Polynesian Samoa has its Fa’afafine, Tonga its Fakaleiti, and Hawaii and Tahiti their Mahu. Both fa’a- and faka- are prefixes meaning “like a” or “in the manner of” and fafine and leiti mean ‘woman’ or ‘lady’. On the surface, therefore, they would pass as the prefix trans- before woman, but Western legal, political and cultural transgender terminology should not be imposed on their cultural-historical usage of the terms.

Native Americas traditions

Numerous indigenous Native American tribes had gender options outside the seemingly conventional Western binary. Berdache was a term meaning effeminate male used by Westerners of some tribal members encountered. More recently, the preferred term is Two-spirit, but some tribes went beyond three to several gender expressions, roles and identities. The Mohave Indians had the terms Alyha (Male-born) and Hwame (Female-born) for their Two-spirit identities. “Two-spirit natives comprised a distinct social class within most of these tribal communities; for example, among the Hidatsa of the northern Plains, two-spirits were observed at no less than fifteen to twenty a village and typically pitched their tipis together in a group.”

Similarly, among southern Mexico’s Zapotec there were the Muxe/Muxhe possibly a variant of the Spanish word for woman, mujer, describing people born male but who behaved as female in role, dress or sexuality. Because the word described effeminacy across gender or sexuality it accounted for some 6% of the population in some studies.

Modern Western/Antipodean/Americas Gender Identification

Three or more genders?
Three or more genders?

Argentina, Australia and New Zealand all allow passports to be stamped with the full range of internationally allowable options: Gender – | M | F | X |. Despite it being explored and to some extent encouraged by the Liberal Democrats, the UK Passport and Identity Service seems to have mothballed any likely change in Great Britain. Although as of June 2014 it has now been tabled for another Early Day Motion in Parliament, though is perhaps unlikely to reach debate stages.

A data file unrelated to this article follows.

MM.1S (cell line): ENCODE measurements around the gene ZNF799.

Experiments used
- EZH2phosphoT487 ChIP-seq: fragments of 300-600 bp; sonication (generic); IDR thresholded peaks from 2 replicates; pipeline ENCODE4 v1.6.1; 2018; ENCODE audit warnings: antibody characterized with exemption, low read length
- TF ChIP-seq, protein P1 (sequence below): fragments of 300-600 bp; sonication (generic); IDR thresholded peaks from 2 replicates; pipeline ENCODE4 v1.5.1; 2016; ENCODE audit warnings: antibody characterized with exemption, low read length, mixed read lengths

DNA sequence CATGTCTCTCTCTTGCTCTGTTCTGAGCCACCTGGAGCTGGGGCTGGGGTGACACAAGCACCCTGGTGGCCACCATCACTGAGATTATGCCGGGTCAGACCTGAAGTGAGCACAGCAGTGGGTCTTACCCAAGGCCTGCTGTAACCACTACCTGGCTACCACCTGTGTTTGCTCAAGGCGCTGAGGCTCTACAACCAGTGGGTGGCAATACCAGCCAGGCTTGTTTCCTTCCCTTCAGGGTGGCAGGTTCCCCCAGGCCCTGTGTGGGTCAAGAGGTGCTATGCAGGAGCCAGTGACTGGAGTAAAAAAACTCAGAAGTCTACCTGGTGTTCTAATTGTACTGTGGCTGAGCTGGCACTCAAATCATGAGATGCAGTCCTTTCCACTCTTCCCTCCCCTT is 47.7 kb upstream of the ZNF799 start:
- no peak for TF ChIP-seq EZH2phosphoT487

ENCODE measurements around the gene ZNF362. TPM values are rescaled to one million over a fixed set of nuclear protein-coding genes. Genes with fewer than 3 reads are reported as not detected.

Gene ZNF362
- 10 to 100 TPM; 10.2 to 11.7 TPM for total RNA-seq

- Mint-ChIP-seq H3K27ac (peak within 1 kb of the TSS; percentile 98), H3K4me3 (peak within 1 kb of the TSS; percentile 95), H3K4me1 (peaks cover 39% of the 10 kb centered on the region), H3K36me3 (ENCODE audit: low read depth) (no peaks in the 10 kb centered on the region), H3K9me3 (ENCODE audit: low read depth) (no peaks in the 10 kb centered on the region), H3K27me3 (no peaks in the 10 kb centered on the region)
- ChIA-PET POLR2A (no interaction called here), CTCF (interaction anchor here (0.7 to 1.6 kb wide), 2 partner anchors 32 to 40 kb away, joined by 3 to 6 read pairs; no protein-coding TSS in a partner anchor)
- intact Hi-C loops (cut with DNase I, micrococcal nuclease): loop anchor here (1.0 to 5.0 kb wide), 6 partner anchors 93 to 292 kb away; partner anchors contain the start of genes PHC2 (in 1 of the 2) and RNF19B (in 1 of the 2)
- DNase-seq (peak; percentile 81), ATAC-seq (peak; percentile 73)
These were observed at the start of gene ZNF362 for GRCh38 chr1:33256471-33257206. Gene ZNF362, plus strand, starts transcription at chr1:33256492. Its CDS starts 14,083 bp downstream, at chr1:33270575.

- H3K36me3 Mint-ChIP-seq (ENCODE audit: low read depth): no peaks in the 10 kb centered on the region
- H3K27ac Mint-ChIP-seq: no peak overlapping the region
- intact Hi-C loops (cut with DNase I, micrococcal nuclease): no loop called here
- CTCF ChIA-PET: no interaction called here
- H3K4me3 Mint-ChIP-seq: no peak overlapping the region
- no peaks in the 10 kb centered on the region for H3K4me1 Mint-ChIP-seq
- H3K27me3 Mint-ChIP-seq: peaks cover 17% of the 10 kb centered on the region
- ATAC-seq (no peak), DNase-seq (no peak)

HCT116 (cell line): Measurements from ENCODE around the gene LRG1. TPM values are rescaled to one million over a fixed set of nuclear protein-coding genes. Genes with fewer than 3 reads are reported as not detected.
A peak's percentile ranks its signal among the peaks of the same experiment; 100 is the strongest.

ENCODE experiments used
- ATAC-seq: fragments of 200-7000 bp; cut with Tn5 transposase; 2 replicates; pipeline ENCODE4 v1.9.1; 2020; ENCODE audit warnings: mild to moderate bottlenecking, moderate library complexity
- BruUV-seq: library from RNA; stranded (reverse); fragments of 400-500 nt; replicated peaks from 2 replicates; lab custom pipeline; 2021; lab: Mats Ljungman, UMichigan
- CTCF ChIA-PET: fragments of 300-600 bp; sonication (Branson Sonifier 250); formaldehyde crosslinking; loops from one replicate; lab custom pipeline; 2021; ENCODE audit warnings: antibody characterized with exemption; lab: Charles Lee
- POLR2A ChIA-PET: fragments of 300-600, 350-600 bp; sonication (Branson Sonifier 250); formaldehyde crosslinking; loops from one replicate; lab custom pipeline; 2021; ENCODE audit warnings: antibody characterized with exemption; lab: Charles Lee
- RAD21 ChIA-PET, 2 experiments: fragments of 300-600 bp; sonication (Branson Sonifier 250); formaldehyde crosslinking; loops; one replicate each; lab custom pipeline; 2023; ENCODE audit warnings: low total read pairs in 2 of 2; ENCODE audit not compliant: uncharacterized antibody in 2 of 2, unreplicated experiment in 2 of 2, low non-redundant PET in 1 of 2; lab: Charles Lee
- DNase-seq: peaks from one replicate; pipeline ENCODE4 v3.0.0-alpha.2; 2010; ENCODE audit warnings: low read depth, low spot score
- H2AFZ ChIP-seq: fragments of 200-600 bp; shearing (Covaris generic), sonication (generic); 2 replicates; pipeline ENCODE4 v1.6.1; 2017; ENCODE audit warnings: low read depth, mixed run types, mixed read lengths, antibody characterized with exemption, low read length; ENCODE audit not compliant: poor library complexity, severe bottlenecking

In Europe, Germany has recently allowed “other” as a temporary designation on birth certificates to allow families to delay decisions on children born with intersex differences. The Netherlands are considering a third category to protect trans people during transition.

All gender designation is ultimately sexism. However, in an imperfect and unequal world some level of gender designation for protection can benefit in the here and now. Ideally gender neutral bathrooms would be the norm, but how to protect the vulnerable? The sooner all nations accept fully equal sexual relations, parenting and marriage between two or more persons of any gender, the sooner we can dispense with legal gender designation.

More important than third or more genders, reinforcing the binary, opposing the binary, gender sexism, is the simple inalienable human right to self-identify. Restricting identification, whether legally or culturally, to just two genders goes against human respect and rights especially when medically there are dozens of conditions that can make typical birth-sex identification impossible, quite apart from gender identity issues and/or gender non-conformity. Celebrate diversity and difference and the right to self-identify, as Radhakrishnan has said: “It is the right of every human being to choose their gender” – and that includes “Other” and “None”, in my opinion.